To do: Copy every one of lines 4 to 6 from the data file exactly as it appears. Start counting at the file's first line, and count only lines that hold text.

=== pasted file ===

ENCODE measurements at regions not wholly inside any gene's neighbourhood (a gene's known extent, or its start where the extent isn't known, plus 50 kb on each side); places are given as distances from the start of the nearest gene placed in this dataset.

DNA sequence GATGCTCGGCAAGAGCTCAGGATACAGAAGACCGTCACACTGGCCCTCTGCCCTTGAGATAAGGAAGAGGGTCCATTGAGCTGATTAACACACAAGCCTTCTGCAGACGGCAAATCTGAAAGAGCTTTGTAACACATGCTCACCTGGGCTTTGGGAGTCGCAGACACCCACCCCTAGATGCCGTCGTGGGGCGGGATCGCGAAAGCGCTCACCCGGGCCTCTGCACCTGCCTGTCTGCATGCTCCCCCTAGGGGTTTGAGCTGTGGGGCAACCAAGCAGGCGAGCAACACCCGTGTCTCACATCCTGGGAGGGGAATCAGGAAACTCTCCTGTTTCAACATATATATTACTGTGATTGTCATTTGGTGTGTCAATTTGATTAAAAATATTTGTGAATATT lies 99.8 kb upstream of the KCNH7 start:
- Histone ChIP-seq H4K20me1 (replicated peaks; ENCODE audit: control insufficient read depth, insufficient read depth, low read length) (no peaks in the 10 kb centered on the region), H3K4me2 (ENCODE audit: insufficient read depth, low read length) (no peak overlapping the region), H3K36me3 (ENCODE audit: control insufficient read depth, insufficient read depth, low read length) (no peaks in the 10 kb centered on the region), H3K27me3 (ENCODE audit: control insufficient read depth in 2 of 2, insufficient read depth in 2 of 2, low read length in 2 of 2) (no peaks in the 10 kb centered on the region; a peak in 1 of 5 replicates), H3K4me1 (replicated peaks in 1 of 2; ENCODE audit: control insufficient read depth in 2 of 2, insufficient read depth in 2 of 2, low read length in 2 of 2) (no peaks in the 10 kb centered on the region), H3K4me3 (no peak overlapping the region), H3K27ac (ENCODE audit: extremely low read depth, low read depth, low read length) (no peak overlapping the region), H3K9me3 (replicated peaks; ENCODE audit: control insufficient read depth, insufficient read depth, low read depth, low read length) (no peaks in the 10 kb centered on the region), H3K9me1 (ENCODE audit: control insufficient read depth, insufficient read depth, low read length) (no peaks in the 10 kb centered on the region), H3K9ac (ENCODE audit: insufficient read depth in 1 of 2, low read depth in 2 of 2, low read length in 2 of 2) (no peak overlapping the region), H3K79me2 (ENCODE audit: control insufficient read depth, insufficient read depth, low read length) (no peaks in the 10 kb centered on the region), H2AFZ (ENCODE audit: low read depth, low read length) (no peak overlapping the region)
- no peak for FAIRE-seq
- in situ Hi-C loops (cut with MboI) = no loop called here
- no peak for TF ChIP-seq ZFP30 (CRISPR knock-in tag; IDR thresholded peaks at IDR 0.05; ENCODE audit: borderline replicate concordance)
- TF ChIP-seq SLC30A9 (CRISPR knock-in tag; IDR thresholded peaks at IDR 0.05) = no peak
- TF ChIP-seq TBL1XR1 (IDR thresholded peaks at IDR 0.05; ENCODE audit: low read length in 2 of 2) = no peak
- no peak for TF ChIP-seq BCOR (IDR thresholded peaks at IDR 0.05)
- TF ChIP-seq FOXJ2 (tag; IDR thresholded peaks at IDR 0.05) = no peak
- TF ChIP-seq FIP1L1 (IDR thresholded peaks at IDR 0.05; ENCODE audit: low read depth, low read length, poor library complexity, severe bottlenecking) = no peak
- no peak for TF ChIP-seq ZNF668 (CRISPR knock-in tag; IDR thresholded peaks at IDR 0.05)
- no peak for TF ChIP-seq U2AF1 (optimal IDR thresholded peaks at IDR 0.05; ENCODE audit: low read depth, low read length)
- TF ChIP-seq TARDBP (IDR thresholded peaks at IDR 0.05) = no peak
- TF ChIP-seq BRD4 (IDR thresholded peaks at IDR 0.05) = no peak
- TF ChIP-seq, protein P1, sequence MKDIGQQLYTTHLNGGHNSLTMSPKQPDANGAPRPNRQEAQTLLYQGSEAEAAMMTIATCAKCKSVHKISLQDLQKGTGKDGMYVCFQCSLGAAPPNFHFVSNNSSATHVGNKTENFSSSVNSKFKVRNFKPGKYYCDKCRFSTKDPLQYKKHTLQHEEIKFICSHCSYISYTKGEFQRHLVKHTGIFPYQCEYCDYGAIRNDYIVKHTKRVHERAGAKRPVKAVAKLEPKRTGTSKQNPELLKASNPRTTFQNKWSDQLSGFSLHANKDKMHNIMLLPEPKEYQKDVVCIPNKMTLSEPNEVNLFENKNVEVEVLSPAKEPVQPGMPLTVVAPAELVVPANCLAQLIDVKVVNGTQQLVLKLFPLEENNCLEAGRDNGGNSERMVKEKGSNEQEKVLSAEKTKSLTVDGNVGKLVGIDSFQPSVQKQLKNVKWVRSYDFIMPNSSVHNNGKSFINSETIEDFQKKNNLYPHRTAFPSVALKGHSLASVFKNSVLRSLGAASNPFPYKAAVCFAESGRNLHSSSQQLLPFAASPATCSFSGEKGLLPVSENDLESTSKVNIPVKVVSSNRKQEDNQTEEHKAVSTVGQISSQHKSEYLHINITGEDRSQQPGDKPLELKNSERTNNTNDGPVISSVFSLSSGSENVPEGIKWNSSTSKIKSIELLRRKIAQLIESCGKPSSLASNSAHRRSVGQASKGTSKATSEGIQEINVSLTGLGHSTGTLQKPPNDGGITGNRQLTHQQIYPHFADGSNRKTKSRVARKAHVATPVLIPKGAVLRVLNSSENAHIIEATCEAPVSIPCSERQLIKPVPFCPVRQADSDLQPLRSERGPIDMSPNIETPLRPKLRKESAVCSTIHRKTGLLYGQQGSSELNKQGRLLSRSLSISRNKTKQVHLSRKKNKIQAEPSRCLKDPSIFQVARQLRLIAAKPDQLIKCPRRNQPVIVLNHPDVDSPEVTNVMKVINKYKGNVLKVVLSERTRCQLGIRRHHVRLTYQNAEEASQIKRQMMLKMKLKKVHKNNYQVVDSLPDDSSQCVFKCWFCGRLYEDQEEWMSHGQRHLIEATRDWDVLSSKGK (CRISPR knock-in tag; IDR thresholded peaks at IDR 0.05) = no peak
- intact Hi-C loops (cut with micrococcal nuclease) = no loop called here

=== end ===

- no peak for FAIRE-seq
- in situ Hi-C loops (cut with MboI) = no loop called here
- no peak for TF ChIP-seq ZFP30 (CRISPR knock-in tag; IDR thresholded peaks at IDR 0.05; ENCODE audit: borderline replicate concordance)